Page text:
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Juvenile Great White Sharks Prefer Warm, Shallow Waters Near Shore

Marine scientists have discovered that juvenile great white sharks, also known as “pups,” select warm and shallow waters within one kilometer of the shore to congregate. The findings, published in Frontiers in Marine Science, shed light on the behavior of these young sharks and have important implications for their conservation and public safety, especially as ocean temperatures rise due to climate change.

Nurseries Off Central California: A Unique Gathering Place for Juvenile Sharks

The study focused on a population of great white shark pups and juveniles off Padaro Beach near Santa Barbara, California. Unlike other locations, these young sharks gather in “nurseries” without the presence of adults, making it an ideal site for studying their behavior and environmental preferences.

“This is one of the largest and most detailed studies of its kind. Because around Padaro Beach, large numbers of juveniles share near-shore habitats, we could learn how environmental conditions influence their movements,” said senior author Dr. Christopher Lowe, a professor at California State University.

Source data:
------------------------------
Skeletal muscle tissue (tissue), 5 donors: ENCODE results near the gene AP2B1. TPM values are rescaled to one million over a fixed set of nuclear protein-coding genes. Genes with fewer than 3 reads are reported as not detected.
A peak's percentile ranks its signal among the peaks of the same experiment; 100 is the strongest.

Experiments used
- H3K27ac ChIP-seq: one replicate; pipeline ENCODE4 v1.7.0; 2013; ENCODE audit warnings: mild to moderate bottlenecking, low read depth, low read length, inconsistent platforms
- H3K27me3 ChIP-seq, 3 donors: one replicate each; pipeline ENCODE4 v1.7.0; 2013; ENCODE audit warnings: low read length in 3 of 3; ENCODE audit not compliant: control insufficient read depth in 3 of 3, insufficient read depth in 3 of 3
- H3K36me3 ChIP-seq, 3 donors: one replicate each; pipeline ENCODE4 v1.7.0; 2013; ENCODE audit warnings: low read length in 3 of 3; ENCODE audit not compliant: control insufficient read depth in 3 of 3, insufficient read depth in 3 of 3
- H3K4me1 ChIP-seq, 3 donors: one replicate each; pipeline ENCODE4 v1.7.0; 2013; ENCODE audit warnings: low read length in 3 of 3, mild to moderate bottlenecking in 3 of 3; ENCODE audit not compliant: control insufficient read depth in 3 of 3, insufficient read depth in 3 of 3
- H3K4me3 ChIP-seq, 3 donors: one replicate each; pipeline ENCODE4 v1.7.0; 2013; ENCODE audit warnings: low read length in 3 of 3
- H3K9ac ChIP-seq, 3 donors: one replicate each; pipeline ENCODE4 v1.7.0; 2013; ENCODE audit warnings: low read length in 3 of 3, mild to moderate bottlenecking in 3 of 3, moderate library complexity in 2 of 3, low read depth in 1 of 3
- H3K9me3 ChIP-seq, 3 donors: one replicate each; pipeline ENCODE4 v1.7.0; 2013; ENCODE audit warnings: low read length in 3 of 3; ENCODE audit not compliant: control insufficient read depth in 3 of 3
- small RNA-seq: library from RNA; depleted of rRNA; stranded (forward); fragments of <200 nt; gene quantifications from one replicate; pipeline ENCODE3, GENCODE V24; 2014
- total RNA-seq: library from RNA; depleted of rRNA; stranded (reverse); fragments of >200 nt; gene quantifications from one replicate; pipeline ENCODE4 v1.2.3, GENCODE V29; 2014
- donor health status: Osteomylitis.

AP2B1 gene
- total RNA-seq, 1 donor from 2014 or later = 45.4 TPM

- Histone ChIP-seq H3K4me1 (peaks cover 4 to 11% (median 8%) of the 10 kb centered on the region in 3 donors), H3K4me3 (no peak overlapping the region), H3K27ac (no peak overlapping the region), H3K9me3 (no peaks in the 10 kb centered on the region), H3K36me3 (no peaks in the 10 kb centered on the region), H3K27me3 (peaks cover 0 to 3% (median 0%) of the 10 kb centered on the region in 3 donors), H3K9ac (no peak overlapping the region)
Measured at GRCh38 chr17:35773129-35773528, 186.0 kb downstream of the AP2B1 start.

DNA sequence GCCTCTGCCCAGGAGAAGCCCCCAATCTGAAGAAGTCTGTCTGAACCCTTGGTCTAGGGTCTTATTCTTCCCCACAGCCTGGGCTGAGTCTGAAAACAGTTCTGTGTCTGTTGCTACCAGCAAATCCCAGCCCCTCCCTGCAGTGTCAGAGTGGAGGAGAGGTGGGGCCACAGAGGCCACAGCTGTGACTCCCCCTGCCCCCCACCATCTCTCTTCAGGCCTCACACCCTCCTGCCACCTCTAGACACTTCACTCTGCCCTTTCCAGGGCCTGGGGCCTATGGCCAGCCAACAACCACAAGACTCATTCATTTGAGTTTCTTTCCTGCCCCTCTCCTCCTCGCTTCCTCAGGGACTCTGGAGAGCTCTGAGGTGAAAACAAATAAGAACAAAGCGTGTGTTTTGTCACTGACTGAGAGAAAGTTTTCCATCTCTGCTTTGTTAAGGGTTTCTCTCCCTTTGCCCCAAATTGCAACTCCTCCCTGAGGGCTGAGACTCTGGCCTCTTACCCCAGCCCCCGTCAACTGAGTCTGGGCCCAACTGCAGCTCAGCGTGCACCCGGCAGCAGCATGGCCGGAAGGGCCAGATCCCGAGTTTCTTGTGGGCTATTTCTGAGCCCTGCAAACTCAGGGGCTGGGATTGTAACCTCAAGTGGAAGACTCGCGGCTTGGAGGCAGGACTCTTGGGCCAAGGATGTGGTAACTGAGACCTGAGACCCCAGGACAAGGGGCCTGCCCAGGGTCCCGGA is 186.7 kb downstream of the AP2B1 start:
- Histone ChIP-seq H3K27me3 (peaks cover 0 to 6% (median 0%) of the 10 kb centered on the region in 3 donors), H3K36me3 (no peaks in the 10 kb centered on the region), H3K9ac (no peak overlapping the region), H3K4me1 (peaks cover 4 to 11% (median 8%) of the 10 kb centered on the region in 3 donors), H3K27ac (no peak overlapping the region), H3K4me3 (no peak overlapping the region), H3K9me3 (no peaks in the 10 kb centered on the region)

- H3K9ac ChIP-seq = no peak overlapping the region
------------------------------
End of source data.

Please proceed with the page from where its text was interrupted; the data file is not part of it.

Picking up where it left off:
Tracking Juvenile Sharks: A High-Tech Approach

In 2020 and 2021, Lowe and his team tagged 22 juvenile great white sharks, both males and females aged between one and six years old, with sensor-transmitters. These devices measured water pressure and temperature in real-time and tracked each shark’s position using acoustic “pings” sent to an array of receivers along the shoreline.

The researchers also gathered data on the temperature distribution throughout the local water column using an autonomous underwater vehicle and trained a 3D model of the juveniles’ temperature and depth preferences using artificial intelligence.

The results revealed that juvenile great white sharks actively adjust their vertical position in the water column to stay within a temperature range of 16 to 22 °C (60.8 to 71.6 °F), preferably between 20 and 22 °C (68 to 71.6 °F). This may be their optimal range for maximizing growth efficiency within the nursery.

“Our results show that water temperature is a key factor that draws juveniles to the studied area. However, there are many locations across the California coast that share similar environmental conditions, so temperature isn’t the whole story. Future experiments will look at individual relationships, for example to see if some individuals move among nurseries in tandem,” said first author Emily Spurgeon, a former master’s student and current research technician in Lowe’s team.

Implications for Conservation and Public Safety

The study’s findings are crucial for the conservation of great white sharks, especially as ocean temperatures continue to rise due to climate change. Understanding the factors that influence juvenile shark behavior can help inform management strategies to protect these vulnerable populations.

Additionally, knowing that juvenile great white sharks prefer shallow waters near shore is important for public safety, as it can help reduce the risk of negative shark encounters.



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